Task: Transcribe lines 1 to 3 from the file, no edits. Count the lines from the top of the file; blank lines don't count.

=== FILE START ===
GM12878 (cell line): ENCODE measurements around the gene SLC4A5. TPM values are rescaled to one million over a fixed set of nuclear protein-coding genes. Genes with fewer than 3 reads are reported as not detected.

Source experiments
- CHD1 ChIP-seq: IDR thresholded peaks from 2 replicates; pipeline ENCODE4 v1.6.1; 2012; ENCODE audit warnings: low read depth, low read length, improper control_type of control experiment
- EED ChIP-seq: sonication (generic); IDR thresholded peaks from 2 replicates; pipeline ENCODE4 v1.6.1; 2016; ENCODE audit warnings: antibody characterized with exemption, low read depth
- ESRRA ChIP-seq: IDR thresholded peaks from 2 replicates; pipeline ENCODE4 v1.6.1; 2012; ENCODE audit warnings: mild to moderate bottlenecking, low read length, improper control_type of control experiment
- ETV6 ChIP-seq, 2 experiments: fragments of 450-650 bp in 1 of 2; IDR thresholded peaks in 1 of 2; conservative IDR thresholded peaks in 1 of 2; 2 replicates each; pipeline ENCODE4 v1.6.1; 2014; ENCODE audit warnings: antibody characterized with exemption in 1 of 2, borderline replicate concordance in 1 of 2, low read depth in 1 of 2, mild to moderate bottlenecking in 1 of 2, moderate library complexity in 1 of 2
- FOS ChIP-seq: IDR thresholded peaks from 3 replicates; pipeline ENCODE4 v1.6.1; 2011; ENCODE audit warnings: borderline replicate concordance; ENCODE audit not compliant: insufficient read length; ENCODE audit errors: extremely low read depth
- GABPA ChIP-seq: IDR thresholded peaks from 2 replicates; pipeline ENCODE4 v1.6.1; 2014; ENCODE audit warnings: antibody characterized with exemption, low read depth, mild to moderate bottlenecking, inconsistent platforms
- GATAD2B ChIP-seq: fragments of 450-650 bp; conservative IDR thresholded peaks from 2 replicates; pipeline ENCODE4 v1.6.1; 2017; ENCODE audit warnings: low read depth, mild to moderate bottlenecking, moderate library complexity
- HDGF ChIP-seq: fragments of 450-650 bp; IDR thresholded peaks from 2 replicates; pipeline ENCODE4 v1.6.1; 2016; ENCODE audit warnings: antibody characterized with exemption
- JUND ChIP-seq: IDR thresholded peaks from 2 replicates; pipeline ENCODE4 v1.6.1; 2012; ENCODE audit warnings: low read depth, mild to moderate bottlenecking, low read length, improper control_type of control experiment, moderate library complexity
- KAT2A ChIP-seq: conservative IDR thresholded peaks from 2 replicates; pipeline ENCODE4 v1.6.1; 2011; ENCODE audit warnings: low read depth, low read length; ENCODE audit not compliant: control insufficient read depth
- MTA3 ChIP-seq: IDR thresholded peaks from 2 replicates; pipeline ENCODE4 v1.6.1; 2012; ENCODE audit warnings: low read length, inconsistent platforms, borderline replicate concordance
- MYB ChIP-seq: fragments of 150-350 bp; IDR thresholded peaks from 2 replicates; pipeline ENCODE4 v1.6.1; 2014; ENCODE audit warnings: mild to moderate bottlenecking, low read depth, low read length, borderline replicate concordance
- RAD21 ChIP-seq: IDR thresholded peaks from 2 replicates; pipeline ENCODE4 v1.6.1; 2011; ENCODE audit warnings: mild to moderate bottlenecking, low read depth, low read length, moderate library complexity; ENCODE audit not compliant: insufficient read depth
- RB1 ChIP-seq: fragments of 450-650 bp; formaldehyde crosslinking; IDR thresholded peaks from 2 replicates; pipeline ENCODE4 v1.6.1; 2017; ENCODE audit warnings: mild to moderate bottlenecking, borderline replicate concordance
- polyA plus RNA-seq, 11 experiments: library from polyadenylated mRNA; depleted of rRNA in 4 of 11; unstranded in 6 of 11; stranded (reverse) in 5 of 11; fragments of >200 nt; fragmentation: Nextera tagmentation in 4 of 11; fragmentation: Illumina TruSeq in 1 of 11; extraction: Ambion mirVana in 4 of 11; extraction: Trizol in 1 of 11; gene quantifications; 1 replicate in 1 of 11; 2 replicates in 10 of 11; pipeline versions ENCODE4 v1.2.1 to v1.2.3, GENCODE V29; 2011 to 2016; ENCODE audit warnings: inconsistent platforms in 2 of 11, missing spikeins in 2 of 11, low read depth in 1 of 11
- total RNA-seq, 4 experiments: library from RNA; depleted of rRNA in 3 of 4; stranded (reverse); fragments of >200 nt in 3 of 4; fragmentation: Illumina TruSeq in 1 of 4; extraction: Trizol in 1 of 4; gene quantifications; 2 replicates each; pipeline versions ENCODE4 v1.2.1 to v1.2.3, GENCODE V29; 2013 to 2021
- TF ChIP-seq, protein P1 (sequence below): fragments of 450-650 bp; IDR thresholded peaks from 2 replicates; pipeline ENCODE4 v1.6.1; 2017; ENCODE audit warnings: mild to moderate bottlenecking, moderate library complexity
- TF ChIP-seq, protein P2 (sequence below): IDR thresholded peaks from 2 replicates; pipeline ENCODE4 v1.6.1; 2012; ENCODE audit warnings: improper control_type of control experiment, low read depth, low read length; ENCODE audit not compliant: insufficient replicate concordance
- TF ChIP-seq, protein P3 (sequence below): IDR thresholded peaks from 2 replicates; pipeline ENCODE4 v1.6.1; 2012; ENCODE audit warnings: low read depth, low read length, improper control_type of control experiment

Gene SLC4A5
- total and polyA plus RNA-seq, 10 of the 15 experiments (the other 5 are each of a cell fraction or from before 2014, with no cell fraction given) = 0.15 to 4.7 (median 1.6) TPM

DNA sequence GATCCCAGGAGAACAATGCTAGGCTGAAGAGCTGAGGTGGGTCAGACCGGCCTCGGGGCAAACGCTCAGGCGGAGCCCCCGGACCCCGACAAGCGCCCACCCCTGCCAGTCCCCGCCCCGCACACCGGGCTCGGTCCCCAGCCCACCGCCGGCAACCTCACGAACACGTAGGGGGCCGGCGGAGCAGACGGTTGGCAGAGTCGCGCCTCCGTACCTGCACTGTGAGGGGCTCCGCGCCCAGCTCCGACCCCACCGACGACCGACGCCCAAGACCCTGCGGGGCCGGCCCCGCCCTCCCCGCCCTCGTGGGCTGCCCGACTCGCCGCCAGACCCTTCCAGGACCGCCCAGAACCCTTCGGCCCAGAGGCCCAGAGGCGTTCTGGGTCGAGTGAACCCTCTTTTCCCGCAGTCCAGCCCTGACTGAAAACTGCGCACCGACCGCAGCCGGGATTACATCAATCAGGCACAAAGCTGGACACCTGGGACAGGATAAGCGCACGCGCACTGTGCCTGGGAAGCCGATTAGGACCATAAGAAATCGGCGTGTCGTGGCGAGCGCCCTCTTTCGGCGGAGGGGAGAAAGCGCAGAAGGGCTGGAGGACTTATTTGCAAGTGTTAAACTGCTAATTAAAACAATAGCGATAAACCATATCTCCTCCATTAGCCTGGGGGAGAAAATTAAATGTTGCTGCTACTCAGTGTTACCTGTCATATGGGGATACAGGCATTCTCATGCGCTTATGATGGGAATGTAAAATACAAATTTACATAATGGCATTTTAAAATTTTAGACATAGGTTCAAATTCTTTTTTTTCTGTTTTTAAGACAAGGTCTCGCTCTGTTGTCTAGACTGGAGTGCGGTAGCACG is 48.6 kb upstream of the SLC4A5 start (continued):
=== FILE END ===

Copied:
GM12878 (cell line): ENCODE measurements around the gene SLC4A5. TPM values are rescaled to one million over a fixed set of nuclear protein-coding genes. Genes with fewer than 3 reads are reported as not detected.

Source experiments
- CHD1 ChIP-seq: IDR thresholded peaks from 2 replicates; pipeline ENCODE4 v1.6.1; 2012; ENCODE audit warnings: low read depth, low read length, improper control_type of control experiment